According to a study from Texas State University-San Marcos, there is a huge need for health information technology (HIT) workers in Texas. The study says Texas is expected to need at least an additional 10,000 HIT workers for the state’s $103.6 billion health care industry by 2013. This is much larger than the original estimation that Texas would require an additional 3,500 HIT workers between 2010 and 2015.
The study’s researchers, led by assistant professor at Texas State, Susan H. Fenton, Ph.D., accumulated data through HIT Employer Focus Groups across the state as well as conducting a statewide HIT Employer survey. It was conducted as part of a contract with the Texas Workforce Commission, with funding for the project coming from the governor’s office through a Wagner-Peyser gran
The Health Information Technology (HIT) Employer Needs Assessment in Texas has estimated Texas providers will need 9,500 HIT employees between now and 2013. Non-providers (HER vendors and consultants) reported needing an additional 500 HIT employees by 2013. The researchers say in order to get more HIT workers intact, a statewide HIT education plan is under development for a second year of grants. This plan will build on the data collected from the employer needs survey and the higher education institution inventory from the first year of grants.
Officials from Carequality have stated that there are now more than 150,000 clinicians across 11,000 clinics and 500 hospitals live on its network. These participants are also able to share health data records with one another, regardless of technology vendor.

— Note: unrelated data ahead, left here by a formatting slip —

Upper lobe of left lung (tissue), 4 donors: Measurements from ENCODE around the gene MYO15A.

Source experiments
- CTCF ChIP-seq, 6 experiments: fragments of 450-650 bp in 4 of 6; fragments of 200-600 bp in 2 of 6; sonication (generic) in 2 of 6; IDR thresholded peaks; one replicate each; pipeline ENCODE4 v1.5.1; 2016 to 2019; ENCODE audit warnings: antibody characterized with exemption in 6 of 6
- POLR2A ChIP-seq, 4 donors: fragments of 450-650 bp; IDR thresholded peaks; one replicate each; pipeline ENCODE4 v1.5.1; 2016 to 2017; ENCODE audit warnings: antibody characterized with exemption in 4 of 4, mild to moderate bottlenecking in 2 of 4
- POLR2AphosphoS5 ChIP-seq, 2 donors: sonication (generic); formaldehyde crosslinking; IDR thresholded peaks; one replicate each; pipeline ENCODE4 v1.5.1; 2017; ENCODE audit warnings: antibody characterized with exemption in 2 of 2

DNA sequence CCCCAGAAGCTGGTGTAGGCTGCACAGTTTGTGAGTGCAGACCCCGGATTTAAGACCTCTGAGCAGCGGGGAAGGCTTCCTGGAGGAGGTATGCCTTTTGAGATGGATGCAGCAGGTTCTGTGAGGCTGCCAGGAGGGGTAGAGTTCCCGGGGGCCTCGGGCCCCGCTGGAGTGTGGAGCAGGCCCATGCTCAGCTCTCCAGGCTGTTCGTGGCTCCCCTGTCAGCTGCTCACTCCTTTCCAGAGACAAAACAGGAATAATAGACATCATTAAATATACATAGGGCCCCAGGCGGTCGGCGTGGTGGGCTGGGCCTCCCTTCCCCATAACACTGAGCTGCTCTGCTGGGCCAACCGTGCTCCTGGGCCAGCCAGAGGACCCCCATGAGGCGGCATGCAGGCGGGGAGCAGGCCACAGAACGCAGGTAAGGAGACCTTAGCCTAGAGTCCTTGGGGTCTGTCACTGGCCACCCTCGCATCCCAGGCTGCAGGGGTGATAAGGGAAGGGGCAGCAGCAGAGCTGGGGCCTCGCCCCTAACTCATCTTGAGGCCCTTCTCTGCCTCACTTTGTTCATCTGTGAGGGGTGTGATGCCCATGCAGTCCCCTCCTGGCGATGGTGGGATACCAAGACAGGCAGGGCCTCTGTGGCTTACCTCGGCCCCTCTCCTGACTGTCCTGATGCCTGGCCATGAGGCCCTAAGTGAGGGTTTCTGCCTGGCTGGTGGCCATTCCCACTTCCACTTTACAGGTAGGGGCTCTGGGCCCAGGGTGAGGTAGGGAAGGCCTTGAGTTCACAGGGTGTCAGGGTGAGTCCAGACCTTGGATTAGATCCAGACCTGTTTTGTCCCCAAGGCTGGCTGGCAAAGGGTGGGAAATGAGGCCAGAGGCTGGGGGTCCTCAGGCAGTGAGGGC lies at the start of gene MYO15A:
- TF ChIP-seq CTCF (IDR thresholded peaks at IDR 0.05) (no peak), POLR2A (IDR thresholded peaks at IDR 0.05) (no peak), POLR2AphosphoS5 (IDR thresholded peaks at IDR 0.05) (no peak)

While stolen financial data still has a higher market value than stolen medical records, as financial data can be monetized faster, there are indications that there is ongoing development of a market for stolen medical data, according to an Intel Security McAfee Labs report.
A phishing scam at Baystate Health in Springfield, Mass. has potentially exposed the personal data of 13,000 patients, according to a privacy statement from the patient care organization and a report from MassLive.
In an update, DirectTrust reported significant growth in Direct exchange of health information and the number of trusted Direct addressed enabled to share personal health information (PHI) in the third quarter of 2016.
Eleven private insurers, including Aetna, Humana and Anthem, are urging the Congressional Budget Office (CBO) to consider the experience of commercial insurers when evaluating the impact of telemedicine coverage in Medicare.